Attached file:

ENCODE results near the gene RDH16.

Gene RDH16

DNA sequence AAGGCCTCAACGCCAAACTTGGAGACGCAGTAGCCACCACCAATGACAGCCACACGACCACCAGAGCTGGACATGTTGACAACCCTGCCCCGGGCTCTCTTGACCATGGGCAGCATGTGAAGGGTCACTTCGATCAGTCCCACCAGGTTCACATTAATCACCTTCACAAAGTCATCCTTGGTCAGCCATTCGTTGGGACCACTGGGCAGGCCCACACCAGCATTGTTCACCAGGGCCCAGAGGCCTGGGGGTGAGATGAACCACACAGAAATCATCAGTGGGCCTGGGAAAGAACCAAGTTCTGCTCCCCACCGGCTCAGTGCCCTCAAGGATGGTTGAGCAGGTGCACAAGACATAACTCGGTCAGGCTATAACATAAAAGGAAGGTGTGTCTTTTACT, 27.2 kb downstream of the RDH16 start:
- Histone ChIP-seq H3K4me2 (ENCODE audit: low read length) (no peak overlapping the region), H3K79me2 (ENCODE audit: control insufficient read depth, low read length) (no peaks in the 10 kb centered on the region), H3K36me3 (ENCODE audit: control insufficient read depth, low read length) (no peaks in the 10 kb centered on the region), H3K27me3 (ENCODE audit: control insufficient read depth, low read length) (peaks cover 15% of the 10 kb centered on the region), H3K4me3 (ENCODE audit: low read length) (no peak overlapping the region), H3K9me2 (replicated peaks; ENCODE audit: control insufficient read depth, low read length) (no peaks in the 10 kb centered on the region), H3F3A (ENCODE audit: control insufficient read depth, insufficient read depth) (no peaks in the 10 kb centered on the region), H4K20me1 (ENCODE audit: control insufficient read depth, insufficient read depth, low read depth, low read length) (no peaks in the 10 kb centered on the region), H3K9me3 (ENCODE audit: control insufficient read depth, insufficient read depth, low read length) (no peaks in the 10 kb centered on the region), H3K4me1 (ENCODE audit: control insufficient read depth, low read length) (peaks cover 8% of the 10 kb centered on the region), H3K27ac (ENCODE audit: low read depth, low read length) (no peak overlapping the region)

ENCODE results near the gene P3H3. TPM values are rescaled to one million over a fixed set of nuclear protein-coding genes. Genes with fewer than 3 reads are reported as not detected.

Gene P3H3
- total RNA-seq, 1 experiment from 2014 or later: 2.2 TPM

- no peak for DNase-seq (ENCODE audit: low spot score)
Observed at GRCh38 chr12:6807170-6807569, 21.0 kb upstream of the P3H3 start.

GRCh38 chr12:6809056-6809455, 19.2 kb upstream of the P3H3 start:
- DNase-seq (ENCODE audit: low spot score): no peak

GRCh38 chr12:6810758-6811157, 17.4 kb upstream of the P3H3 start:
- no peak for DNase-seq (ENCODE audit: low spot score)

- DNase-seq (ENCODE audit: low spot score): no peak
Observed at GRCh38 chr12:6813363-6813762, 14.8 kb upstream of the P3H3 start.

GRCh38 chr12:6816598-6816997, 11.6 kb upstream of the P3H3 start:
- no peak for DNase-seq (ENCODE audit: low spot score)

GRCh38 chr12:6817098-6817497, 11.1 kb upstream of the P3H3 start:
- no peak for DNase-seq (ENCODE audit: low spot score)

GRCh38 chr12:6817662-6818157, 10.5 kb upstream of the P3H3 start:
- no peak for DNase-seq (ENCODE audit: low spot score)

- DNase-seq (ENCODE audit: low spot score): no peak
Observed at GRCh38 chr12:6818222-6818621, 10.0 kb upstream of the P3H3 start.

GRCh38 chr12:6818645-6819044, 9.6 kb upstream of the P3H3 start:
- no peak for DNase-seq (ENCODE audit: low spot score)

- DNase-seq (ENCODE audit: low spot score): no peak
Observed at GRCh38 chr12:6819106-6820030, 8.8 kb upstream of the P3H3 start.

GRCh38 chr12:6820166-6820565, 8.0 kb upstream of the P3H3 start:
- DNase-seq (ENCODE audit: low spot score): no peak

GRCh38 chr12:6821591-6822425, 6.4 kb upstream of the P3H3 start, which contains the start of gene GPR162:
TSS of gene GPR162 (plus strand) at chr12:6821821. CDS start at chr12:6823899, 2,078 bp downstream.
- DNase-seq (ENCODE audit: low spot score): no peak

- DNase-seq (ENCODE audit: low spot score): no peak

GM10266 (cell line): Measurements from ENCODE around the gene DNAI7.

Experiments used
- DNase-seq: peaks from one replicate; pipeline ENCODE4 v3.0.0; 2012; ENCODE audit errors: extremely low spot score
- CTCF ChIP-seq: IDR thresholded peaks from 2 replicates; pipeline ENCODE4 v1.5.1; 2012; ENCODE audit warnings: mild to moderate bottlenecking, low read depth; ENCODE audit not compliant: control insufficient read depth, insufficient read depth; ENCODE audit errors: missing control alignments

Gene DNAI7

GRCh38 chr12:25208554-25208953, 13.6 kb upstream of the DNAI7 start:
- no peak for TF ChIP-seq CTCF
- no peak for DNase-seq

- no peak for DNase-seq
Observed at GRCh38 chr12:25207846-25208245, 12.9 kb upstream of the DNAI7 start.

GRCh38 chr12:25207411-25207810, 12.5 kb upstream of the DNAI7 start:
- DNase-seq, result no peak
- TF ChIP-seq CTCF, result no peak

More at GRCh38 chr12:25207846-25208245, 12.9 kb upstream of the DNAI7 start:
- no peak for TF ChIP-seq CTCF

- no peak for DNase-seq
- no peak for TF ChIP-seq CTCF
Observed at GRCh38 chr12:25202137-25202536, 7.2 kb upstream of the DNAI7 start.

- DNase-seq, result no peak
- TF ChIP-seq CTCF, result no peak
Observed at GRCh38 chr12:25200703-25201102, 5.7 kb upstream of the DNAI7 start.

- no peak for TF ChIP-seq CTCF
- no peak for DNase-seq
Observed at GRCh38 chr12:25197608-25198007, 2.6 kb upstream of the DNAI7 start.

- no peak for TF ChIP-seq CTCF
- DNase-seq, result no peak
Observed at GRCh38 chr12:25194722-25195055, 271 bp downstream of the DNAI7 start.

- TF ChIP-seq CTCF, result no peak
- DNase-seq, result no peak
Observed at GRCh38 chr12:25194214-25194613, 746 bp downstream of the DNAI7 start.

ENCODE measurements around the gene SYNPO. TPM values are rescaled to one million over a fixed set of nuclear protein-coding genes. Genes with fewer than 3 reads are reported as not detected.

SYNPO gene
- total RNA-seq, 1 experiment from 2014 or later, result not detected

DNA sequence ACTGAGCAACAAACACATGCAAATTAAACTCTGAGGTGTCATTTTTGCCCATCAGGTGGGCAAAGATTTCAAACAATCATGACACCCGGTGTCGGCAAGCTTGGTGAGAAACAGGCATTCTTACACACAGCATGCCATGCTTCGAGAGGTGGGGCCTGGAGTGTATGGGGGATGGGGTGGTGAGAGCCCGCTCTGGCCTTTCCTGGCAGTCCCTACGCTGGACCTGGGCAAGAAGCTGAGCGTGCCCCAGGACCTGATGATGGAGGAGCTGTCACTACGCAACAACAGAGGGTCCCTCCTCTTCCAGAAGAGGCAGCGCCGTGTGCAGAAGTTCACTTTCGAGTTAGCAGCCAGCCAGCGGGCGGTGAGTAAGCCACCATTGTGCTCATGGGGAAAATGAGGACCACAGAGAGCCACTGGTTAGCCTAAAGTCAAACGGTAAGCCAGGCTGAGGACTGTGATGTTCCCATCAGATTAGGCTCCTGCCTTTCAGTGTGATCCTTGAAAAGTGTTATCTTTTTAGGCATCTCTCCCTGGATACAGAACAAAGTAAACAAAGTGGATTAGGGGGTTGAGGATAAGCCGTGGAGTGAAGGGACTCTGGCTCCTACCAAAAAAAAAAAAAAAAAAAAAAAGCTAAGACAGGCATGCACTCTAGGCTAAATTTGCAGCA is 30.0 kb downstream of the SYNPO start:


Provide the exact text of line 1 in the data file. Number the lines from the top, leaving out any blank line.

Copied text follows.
ENCODE results near the gene RDH16.